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Two vaquitas. Photo: Paula Olson, NOAA

The Mexican government has teamed up with scientists, veterinary specialists—and now U.S. Navy-trained dolphins—in a last-ditch effort to save a critically endangered marine animal in the Gulf of California.

The vaquita is known as the smallest porpoise and rarest marine animal in the world. The species was first discovered in 1958, but in the last three years alone, more than half the population has died, according to the WWF. It is estimated that there are fewer than 60 vaquitas left on the planet.

Vaquitas are endemic to the Gulf of California, which is also where the totoaba, another endangered but prized marine fish lives. The swim bladders of totoabas are considered a delicacy in China, and can be sold for tens or hundreds of thousands of dollars.

Fishing poachers have flocked to the gulf to hunt totoabas with gill fish nets, and vaquitas have become major casualties as a result. Vaquitas get trapped in the nets and drown, but extensive conservation efforts and collaborations in Mexico have been made in an attempt to save the animal.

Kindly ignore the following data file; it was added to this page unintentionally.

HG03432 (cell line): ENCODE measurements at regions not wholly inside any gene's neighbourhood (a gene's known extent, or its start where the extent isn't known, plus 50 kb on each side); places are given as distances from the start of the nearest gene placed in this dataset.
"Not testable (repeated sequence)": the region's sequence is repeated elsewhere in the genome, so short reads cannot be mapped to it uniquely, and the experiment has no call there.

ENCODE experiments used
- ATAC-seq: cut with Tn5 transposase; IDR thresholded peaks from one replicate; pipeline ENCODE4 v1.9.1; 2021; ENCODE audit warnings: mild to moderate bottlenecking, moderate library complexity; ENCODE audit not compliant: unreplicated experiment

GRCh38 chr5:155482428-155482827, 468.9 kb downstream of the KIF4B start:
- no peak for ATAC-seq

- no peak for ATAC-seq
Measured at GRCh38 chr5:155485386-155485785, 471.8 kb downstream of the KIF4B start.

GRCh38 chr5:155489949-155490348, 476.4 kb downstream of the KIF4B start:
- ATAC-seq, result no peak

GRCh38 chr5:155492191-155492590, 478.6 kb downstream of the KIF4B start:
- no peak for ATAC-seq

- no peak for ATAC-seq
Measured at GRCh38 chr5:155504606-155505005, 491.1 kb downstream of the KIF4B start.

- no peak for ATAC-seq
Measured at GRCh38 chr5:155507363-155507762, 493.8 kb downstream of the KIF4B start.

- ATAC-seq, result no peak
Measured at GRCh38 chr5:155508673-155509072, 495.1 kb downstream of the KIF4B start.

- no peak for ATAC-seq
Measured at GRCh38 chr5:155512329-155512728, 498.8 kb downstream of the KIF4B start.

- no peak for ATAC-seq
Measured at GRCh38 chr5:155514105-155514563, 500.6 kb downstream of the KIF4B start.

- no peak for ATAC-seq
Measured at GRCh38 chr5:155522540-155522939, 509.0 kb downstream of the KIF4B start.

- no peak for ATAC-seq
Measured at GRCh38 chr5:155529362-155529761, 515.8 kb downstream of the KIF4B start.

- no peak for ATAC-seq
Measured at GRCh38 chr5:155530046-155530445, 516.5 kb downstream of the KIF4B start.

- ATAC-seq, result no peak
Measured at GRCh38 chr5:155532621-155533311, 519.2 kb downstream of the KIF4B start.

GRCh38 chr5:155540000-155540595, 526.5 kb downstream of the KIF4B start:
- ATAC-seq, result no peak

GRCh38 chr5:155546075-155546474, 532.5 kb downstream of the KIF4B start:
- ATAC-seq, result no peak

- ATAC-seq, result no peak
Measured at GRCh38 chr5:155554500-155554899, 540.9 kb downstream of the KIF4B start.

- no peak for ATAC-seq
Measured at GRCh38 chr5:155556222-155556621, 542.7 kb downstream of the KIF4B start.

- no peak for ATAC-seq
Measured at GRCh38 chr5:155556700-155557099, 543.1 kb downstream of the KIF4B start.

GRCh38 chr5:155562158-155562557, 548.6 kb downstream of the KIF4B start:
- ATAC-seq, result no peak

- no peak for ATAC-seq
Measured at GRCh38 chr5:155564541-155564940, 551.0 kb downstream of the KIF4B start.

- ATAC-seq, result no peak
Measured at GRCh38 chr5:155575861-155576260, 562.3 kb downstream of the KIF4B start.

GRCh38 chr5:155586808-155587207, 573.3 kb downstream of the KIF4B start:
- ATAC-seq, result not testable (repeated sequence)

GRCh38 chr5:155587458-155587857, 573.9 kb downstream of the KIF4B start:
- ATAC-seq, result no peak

Gill net fishing has been banned in the vaquita’s territory, which is now also monitored by drones and high-resolution cameras. But the latest attempt to save the species relies on the unique abilities of the bottlenose dolphin.

Current technology cannot compete with the dolpins’ sonar abilities, and the animals have been used in previous underwater searches for mines and enemy divers.

The U.S. Navy will deploy some of its trained dolphins to the Gulf of California to search for the small creatures. Transported by boat, the dolphins dive into the water, then rise to the surface and return to their handler and alert them when they succeed in finding any vaquitas.

The ultimate goal is to capture a few vaquitas and relocate them to a new location to protect them until it is safe to return to the Gulf. Ideally, the porpoises would breed, but the conservation team isn’t highly optimistic this could happen.

Some conservations are worried that capturing and moving the last few remaining vaquitas could actually endanger them more.

If this and other efforts to save the vaquitas fail, the species could die-out by 2022

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